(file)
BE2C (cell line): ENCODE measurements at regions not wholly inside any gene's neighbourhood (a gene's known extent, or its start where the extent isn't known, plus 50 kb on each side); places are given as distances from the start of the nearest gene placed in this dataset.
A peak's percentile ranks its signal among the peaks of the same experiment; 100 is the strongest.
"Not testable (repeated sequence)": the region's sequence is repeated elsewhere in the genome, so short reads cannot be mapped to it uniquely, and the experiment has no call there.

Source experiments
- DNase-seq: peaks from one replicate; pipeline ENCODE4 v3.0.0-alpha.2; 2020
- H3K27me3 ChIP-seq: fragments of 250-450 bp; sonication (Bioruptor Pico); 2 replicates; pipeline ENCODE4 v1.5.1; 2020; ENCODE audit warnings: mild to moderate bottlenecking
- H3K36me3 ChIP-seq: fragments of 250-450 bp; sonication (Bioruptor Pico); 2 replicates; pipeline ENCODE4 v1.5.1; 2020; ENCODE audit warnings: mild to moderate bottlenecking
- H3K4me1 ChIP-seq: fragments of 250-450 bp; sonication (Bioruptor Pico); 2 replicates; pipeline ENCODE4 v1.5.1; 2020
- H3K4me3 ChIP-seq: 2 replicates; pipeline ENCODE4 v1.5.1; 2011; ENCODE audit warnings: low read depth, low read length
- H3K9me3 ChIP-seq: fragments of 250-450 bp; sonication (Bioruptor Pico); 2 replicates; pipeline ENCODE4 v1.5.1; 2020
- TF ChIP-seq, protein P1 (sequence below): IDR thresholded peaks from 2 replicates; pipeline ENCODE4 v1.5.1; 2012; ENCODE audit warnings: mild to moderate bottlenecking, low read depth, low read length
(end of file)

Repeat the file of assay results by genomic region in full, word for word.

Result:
BE2C (cell line): ENCODE measurements at regions not wholly inside any gene's neighbourhood (a gene's known extent, or its start where the extent isn't known, plus 50 kb on each side); places are given as distances from the start of the nearest gene placed in this dataset.
A peak's percentile ranks its signal among the peaks of the same experiment; 100 is the strongest.
"Not testable (repeated sequence)": the region's sequence is repeated elsewhere in the genome, so short reads cannot be mapped to it uniquely, and the experiment has no call there.

Source experiments
- DNase-seq: peaks from one replicate; pipeline ENCODE4 v3.0.0-alpha.2; 2020
- H3K27me3 ChIP-seq: fragments of 250-450 bp; sonication (Bioruptor Pico); 2 replicates; pipeline ENCODE4 v1.5.1; 2020; ENCODE audit warnings: mild to moderate bottlenecking
- H3K36me3 ChIP-seq: fragments of 250-450 bp; sonication (Bioruptor Pico); 2 replicates; pipeline ENCODE4 v1.5.1; 2020; ENCODE audit warnings: mild to moderate bottlenecking
- H3K4me1 ChIP-seq: fragments of 250-450 bp; sonication (Bioruptor Pico); 2 replicates; pipeline ENCODE4 v1.5.1; 2020
- H3K4me3 ChIP-seq: 2 replicates; pipeline ENCODE4 v1.5.1; 2011; ENCODE audit warnings: low read depth, low read length
- H3K9me3 ChIP-seq: fragments of 250-450 bp; sonication (Bioruptor Pico); 2 replicates; pipeline ENCODE4 v1.5.1; 2020
- TF ChIP-seq, protein P1 (sequence below): IDR thresholded peaks from 2 replicates; pipeline ENCODE4 v1.5.1; 2012; ENCODE audit warnings: mild to moderate bottlenecking, low read depth, low read length